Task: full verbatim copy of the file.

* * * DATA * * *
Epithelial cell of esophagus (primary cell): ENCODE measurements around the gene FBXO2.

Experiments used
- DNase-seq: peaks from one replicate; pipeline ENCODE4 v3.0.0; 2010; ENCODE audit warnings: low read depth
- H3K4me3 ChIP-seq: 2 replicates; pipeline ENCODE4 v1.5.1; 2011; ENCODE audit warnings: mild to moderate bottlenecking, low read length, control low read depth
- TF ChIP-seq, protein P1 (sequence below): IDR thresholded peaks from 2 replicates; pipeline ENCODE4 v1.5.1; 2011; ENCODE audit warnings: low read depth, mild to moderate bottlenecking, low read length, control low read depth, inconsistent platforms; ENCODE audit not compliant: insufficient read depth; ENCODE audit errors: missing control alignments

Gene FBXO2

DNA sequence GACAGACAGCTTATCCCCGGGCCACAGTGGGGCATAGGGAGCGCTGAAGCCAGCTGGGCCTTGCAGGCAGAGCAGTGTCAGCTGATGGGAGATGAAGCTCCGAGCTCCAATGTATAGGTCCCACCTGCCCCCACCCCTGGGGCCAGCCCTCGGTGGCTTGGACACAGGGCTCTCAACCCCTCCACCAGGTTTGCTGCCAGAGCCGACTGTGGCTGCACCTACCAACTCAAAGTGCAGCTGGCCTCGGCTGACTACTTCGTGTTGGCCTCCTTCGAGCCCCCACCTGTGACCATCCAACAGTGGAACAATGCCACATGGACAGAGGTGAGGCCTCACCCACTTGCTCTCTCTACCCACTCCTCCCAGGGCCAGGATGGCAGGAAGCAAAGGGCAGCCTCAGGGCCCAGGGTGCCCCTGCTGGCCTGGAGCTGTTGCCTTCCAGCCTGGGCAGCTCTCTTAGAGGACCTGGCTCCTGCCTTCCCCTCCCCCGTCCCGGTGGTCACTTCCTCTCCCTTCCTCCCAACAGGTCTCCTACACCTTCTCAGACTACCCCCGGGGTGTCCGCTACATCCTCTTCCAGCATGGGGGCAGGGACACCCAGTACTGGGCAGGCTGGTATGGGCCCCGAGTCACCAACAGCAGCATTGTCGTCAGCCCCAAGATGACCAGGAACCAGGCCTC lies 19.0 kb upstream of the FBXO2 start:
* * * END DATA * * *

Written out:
Epithelial cell of esophagus (primary cell): ENCODE measurements around the gene FBXO2.

Experiments used
- DNase-seq: peaks from one replicate; pipeline ENCODE4 v3.0.0; 2010; ENCODE audit warnings: low read depth
- H3K4me3 ChIP-seq: 2 replicates; pipeline ENCODE4 v1.5.1; 2011; ENCODE audit warnings: mild to moderate bottlenecking, low read length, control low read depth
- TF ChIP-seq, protein P1 (sequence below): IDR thresholded peaks from 2 replicates; pipeline ENCODE4 v1.5.1; 2011; ENCODE audit warnings: low read depth, mild to moderate bottlenecking, low read length, control low read depth, inconsistent platforms; ENCODE audit not compliant: insufficient read depth; ENCODE audit errors: missing control alignments

Gene FBXO2

DNA sequence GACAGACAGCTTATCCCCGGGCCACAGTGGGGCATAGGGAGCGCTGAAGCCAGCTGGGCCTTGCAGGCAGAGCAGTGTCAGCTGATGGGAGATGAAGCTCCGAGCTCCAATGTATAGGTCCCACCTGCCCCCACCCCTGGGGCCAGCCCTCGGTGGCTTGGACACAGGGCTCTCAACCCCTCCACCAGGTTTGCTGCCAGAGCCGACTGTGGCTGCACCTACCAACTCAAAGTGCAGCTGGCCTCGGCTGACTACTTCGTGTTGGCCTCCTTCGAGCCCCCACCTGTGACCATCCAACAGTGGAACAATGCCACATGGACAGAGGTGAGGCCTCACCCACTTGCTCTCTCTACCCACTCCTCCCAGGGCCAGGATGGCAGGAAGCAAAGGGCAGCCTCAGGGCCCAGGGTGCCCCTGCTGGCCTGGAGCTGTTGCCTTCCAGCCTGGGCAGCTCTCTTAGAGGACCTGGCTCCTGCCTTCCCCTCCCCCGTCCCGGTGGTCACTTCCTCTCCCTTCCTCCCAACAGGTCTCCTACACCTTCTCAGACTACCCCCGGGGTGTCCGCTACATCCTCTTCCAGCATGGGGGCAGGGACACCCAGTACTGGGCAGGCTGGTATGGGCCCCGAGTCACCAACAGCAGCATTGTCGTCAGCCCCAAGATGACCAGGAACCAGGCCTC lies 19.0 kb upstream of the FBXO2 start: